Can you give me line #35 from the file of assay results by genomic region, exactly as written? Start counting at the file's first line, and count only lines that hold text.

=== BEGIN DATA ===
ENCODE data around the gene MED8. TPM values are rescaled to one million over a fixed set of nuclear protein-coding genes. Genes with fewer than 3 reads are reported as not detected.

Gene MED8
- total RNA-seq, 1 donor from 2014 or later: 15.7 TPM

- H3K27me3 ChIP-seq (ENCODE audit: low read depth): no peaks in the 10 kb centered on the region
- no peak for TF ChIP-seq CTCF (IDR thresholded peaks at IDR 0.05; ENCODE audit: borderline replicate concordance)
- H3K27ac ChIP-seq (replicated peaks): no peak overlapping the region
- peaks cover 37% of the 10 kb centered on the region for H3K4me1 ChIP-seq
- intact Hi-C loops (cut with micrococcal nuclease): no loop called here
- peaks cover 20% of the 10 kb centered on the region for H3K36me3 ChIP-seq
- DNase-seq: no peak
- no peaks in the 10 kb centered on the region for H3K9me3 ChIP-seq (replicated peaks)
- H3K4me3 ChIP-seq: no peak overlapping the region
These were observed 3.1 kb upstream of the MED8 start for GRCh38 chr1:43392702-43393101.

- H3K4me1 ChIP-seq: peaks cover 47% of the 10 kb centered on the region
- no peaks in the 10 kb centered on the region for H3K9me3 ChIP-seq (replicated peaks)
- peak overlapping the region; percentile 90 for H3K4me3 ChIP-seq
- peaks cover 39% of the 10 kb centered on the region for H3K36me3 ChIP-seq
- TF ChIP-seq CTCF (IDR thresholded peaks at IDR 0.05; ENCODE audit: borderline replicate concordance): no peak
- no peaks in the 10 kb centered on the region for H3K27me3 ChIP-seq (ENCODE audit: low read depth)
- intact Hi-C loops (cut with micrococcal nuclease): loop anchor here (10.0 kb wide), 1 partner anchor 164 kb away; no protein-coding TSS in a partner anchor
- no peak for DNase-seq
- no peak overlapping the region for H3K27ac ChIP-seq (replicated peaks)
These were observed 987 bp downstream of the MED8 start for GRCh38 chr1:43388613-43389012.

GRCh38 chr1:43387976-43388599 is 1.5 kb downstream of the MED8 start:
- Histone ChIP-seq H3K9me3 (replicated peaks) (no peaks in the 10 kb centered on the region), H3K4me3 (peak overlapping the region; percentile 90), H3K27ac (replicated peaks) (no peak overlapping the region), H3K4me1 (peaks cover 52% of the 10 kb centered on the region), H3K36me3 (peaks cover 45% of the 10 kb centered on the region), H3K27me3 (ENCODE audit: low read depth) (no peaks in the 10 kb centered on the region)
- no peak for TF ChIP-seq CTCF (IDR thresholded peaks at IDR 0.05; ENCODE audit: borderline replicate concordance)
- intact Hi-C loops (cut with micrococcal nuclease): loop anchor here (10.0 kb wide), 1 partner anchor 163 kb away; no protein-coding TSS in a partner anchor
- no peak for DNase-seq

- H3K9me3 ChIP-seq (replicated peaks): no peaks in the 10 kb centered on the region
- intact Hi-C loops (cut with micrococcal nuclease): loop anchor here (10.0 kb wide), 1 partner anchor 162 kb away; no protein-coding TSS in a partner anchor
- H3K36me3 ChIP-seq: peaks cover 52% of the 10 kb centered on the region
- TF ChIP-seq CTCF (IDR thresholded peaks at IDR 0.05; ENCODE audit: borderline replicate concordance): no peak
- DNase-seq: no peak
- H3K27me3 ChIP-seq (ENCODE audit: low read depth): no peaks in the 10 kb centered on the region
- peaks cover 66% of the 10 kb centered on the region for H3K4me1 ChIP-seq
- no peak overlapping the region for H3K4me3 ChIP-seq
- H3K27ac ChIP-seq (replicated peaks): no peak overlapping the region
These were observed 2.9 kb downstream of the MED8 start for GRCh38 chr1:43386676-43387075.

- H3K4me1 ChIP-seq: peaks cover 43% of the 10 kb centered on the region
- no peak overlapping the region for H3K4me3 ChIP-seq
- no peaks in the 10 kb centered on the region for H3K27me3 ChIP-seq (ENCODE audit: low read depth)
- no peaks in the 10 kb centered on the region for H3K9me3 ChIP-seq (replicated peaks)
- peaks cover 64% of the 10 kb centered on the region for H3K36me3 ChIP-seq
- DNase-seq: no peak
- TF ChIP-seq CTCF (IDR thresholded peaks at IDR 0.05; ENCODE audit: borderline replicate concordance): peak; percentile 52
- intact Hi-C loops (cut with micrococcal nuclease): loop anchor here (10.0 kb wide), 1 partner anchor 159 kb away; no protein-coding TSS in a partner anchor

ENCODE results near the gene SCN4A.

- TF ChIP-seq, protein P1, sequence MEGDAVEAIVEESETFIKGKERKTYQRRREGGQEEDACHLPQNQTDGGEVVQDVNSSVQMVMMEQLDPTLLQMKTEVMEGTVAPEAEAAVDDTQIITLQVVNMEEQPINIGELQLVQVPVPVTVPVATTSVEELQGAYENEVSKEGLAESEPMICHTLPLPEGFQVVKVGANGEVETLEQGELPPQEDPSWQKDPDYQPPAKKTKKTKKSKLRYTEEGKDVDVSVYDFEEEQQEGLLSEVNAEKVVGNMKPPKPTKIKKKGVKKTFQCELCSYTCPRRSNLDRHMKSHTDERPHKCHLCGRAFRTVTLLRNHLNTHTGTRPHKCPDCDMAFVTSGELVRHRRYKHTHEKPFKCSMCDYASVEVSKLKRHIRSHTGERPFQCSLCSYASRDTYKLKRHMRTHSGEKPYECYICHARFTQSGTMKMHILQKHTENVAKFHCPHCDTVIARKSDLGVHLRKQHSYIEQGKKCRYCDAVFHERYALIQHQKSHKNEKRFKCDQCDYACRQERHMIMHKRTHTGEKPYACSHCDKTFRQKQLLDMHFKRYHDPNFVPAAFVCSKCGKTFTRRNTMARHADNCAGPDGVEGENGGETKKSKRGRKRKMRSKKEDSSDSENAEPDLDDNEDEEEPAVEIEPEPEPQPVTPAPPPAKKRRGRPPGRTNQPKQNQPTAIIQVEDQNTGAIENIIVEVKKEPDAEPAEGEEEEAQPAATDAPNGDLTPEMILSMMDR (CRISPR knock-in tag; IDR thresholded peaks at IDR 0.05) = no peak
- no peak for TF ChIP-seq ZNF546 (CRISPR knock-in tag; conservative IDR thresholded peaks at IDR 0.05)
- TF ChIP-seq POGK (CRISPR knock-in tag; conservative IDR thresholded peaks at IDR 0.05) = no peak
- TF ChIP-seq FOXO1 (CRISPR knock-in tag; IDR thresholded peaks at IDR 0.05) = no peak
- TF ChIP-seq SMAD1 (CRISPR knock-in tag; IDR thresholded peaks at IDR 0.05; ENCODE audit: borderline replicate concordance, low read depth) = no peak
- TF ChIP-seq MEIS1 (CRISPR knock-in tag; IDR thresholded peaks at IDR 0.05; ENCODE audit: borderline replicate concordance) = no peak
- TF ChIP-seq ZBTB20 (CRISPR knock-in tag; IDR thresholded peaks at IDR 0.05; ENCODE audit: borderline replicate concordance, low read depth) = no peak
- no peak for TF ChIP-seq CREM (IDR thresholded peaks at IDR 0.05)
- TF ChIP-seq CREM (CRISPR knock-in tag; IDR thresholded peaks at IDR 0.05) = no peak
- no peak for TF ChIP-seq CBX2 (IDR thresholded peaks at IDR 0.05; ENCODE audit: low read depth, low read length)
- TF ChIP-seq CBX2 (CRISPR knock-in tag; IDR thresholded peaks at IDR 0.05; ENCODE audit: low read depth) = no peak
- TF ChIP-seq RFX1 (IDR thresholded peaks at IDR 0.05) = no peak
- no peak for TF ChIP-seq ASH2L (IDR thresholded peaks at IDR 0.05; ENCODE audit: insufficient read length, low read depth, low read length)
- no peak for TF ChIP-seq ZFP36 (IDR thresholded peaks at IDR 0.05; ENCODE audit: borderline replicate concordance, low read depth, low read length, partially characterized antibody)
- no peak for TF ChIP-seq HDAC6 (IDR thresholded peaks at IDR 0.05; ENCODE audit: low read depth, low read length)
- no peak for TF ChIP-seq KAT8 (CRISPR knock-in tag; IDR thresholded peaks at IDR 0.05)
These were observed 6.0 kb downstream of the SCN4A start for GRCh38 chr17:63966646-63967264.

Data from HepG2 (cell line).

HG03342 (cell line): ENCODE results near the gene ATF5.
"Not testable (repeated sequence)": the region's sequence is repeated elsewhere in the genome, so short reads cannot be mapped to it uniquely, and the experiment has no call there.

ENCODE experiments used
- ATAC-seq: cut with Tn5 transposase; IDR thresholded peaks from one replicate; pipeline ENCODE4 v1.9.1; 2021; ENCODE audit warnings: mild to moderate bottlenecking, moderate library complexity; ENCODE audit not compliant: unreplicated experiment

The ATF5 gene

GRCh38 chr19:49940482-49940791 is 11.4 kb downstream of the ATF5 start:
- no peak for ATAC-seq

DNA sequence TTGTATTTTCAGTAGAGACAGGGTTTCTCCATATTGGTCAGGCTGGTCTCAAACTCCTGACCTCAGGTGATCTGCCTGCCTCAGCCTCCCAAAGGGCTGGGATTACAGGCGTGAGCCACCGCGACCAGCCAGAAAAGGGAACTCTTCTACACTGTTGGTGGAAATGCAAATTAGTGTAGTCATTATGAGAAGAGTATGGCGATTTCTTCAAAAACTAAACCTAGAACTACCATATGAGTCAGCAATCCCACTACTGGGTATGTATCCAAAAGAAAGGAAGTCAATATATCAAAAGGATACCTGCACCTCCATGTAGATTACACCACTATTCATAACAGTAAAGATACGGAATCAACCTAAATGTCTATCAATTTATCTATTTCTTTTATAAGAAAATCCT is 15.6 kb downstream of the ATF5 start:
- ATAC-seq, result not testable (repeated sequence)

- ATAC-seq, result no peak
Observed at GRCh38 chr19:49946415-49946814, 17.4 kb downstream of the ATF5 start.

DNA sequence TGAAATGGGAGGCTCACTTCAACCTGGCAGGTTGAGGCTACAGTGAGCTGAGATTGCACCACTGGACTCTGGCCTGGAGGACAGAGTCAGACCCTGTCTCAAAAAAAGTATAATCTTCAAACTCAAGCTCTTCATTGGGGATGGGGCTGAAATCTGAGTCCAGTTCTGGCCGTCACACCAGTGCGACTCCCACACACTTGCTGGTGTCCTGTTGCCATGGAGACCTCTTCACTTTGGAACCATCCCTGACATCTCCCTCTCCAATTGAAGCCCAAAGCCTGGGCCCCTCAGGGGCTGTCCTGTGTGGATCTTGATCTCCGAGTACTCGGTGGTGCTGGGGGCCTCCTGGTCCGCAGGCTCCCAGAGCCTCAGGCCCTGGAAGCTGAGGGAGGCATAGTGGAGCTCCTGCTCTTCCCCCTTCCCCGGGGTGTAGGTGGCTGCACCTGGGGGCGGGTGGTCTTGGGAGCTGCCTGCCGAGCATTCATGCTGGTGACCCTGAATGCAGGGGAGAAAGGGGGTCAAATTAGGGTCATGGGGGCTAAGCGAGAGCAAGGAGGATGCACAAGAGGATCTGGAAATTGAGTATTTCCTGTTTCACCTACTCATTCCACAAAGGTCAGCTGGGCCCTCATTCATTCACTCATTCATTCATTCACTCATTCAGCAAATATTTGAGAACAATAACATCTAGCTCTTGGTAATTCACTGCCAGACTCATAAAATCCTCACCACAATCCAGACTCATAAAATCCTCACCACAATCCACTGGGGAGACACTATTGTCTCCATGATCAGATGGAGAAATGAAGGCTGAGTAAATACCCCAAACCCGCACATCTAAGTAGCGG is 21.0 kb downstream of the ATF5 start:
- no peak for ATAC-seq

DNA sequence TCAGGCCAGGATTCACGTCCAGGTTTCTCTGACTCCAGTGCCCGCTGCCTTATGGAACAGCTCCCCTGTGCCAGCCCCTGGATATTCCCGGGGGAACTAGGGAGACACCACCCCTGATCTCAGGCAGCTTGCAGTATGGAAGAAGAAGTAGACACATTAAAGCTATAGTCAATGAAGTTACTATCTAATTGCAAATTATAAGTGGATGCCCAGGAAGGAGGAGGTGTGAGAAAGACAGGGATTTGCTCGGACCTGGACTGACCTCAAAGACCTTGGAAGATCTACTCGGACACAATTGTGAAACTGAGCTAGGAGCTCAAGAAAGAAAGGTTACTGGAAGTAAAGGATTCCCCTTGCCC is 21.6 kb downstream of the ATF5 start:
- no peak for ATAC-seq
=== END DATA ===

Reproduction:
- peaks cover 66% of the 10 kb centered on the region for H3K4me1 ChIP-seq